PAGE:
Monday, November 3, 2014

Pheaturing Phile Alum Anna Coogan

Hey there, good afternoon and welcome to the Phile, kids. It's Monday and November. Actually, apparently it is now Movember. So, remember, this Movember to briefly check for lumps during the many hours you spend scratching your balls. Yes, I said it.  Okay, so, many U.S. pastors are endorsing politicians from the pulpit in angry protest of a 60 year old law that allows them to save millions of dollars every year by not paying taxes, with the provision that they remain politically neutral. The church leaders are banking on the Internal Revenue Service choosing not to revoke their tax-exempt status, probably because that is almost certainly what's going to happen. Looks like Church and State have reconciled, and are now in a polyamorous relationship with Corporations.  Hey, want more Taylor Swift news? The song catalogue of pop superstar Taylor Swift... whose record-breaking new album "1989" was released last week is being pulled from Spotify due to the likelihood that the record company Big Machine can squeeze a few more dollars worth of sales from fans if they eliminate the music streaming service as an avenue of consumption. Now that Taylor Swift songs are no longer available on Spotify, where on earth can I hear them besides literally every radio station?  God, I wish I was in New York now. For the first time since the terrorists attacks of September 11, 2001, the World Trade Center is finally open for business. Today marked the first day that the 104-story One World Trade Center is in use by the many businesses it houses, meaning that New York City and America officially have their enormous phallic symbol back. One World Trade Center is 1,776 feet tall, which seems triumphant, until you realize the rest of the world sees that as 541.3 meters tall.  Devotees of the blockbuster literary erotica hit "Fifty Shades of Grey"... as well as fans of male frontal nudity the world over received some terrible news today. The star of the upcoming film adaptation revealed that his penis will sadly not be appearing onscreen. So, looks like you'll just have to go see Gone Girl again.  Comedian Chris Rock scandalized many viewers of "Saturday Night Live" this past weekend when he utilized humor while commenting on the 9/11 and Boston Marathon terrorist attacks during his opening monologue as guest host of the comedy show.
"SNL" should just have Zach Galifianakis do the same Chris Rock monologue next week and all the angry white people will call it “edgy." Haha.  Okay, I just mentioned Taylor Swift and that girl is all over the media. Well, like I said these last few weeks, Disney is cashing in and re-releasing all their classic animated movies replacing the princesses with Taylor. Check it out...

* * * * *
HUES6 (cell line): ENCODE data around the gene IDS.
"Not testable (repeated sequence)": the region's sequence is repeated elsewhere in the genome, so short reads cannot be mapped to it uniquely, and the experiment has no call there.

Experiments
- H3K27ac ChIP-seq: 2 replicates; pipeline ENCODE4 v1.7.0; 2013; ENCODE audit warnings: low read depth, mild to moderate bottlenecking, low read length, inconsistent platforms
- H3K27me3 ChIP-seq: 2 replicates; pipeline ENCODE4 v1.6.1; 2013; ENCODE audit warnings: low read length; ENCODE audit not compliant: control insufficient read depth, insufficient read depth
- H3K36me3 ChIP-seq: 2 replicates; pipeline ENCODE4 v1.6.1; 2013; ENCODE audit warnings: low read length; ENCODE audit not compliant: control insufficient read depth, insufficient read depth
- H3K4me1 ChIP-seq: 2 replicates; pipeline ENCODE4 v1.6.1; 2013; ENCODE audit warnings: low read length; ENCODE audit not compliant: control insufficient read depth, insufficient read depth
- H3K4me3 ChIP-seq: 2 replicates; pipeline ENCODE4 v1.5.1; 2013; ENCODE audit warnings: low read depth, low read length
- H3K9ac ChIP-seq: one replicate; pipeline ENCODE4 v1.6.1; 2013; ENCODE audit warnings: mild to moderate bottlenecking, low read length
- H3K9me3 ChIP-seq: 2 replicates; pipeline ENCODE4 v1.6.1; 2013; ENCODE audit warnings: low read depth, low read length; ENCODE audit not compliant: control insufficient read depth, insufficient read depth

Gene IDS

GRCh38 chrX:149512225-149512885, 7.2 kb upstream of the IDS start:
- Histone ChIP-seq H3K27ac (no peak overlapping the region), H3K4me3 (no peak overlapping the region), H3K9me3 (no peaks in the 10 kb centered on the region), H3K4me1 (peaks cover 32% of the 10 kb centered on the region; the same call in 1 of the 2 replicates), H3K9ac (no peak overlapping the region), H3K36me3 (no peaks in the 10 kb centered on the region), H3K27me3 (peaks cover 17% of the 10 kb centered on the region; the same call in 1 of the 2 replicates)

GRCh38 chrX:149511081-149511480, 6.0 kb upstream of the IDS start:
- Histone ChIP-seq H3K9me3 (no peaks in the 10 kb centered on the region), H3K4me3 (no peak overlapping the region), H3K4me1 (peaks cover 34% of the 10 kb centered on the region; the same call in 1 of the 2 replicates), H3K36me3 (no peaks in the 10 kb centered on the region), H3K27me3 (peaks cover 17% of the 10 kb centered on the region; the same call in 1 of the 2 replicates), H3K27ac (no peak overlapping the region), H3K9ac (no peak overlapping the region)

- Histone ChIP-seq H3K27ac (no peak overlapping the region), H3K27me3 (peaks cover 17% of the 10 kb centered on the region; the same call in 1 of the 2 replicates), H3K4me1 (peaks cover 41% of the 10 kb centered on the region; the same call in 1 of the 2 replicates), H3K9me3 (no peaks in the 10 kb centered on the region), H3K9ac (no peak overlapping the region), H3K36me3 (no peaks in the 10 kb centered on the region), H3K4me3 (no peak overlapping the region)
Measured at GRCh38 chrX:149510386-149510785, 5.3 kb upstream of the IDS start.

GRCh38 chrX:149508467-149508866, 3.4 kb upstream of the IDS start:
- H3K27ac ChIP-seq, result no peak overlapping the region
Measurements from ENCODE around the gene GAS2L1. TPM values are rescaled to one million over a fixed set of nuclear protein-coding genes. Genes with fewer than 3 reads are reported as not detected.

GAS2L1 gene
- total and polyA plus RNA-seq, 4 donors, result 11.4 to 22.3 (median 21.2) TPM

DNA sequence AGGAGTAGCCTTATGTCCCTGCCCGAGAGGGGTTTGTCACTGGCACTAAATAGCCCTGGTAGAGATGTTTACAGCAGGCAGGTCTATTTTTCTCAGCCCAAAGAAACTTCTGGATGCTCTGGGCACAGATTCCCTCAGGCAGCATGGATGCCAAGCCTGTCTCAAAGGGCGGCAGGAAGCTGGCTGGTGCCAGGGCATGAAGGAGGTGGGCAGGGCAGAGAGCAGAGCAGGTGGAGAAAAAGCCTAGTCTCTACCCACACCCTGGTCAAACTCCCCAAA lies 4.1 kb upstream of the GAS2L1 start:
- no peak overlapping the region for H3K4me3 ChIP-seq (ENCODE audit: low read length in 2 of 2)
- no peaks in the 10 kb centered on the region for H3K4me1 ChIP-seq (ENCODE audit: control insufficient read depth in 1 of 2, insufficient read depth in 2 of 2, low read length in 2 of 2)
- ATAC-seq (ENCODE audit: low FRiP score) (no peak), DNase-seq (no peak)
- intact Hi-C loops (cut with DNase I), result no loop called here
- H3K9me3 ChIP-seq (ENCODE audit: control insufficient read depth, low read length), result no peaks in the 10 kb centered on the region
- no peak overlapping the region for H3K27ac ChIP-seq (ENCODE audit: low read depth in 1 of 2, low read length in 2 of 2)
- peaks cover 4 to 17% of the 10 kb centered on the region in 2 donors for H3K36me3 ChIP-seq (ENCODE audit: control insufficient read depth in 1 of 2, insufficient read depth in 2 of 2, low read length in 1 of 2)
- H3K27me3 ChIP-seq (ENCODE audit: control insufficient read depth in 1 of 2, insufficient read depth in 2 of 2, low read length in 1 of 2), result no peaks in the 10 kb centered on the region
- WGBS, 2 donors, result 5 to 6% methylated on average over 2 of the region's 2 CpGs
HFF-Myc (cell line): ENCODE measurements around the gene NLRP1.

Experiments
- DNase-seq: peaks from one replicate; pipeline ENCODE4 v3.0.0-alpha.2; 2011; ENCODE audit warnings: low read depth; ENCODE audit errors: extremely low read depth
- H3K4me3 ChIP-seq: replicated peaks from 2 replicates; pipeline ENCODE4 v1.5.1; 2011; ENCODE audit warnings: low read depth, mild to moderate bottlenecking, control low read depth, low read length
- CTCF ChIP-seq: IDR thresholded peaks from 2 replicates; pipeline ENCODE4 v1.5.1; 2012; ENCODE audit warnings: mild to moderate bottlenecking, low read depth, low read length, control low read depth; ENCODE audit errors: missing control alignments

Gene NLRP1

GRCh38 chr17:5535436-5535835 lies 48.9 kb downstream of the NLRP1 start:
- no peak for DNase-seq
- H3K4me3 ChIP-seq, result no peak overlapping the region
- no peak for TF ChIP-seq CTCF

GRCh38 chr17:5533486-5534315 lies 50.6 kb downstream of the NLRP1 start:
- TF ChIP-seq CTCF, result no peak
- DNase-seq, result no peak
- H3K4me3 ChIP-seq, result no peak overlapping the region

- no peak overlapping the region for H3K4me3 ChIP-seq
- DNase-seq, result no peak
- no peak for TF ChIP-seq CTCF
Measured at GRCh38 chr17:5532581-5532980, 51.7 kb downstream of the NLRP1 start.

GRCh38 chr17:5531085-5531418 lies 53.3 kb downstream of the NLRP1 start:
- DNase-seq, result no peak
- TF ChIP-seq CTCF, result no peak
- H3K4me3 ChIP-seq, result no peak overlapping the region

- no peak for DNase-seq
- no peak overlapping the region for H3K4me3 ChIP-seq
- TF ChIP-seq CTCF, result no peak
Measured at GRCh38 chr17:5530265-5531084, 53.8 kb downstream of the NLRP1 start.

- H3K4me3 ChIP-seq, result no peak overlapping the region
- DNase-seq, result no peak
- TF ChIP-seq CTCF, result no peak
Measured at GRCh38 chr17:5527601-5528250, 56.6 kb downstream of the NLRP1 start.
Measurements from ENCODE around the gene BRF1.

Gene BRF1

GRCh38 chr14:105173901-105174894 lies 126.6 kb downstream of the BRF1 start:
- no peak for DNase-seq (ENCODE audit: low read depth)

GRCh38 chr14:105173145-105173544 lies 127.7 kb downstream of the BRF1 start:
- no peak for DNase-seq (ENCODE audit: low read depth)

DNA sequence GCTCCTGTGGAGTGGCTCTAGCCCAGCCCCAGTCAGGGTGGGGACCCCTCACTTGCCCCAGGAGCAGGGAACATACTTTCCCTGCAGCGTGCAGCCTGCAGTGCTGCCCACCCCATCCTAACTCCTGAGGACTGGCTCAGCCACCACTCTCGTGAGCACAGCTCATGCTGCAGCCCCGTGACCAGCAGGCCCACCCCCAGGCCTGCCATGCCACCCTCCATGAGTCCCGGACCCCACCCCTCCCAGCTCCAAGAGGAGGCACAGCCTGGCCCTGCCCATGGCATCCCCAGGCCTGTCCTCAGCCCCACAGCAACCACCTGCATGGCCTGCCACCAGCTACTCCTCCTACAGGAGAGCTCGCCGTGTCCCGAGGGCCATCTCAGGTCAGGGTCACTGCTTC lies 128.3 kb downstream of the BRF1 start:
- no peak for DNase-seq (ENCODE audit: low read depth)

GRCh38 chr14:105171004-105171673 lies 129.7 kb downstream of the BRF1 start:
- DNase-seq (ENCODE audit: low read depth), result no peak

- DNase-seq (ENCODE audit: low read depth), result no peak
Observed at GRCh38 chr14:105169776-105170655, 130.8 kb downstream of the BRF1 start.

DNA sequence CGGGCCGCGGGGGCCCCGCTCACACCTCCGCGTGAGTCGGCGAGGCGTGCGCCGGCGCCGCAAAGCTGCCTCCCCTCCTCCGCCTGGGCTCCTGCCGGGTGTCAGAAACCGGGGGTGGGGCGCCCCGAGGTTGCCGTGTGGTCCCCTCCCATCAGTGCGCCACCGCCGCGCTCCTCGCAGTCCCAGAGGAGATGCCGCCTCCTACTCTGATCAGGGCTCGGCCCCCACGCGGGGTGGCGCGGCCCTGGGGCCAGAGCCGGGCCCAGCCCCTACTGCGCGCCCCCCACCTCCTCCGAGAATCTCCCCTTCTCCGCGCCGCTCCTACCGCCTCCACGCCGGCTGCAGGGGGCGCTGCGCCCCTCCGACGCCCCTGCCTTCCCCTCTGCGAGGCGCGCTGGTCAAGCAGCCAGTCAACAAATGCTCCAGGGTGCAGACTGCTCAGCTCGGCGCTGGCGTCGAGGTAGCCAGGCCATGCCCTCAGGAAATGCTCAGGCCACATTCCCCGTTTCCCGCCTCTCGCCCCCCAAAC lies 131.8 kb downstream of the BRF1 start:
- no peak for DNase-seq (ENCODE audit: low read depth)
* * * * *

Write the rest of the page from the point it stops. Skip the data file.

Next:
Okay, I wouldn't call Mulan a Disney classic at all.  Speaking of Disney... the greatest company to work for ever is really, really milking this whole Frozen thing. You can even buy the movie on VHS. Don't believe me?

Told you. Hah!  So, do you kids take selfies? Selfies are so popular they also appear in movies that shouldn't.

You know, everybody tells me I would like the show "The Big Bang Theory". I wasn't sure until I saw this...

Now I just might have to watch it. Haha. I'm so stupid. And now from the home office in Port Jefferson, New York, here is this week's...

Top Phive People Having A Worse Monday Than You
5. A guy who sent Ariana Grande a giant pumpkin for Halloween.
4. Fans of Taylor Swift, who just took all her music off Spotify.
3. A guy who dressed as a Fox News reporter for Halloween and got attacked by someone who hates Fox News.
2. The Dems, because polls suggest the GOP could take the Senate tomorrow. And the number one person having a worse Monday than you is...
1. Lena Dunham, who has been accused of sexually abusing her little sister.

Okay, this time my mind is fucked. A Phile reader sent this to me and I can't figure it out. If you can, please let me know. It's been bugging me for a bloody week. Oh, real quick before I continue, a Phile reader named Magdalia sent me a drawing of myself, and I thought it was so cool I have to share it.

Haha. I like it but I'm smiling in it and I have too much hair. Apart from that it's pretty good. I actually look like Beavis or Butt-Head here. I can never figure out which one is who. Shit, now I don't remember what I was gonna do next on the Phile. Oh, yeah, I remember...

Wayne Static
November 4, 1965 – November 1, 2014
Cue up the Steely Dan... no static at all.

Mid-term Election 
Mid-term election refers to the electoral charade that happens two years after the electoral charade of choosing a president.

The 29th artist to be pheatured in the Phile's Art Gallery is Andry "Shango" Rajoelina who is from France... but we won't hold that against him. Haha. Here's one of his pieces...

Apparently that's a "Breaking Bad" painting if you didn't know. I didn't... I thought it was Indiana Jones. Anyway, Andry will be a guest on the Phile in a few weeks.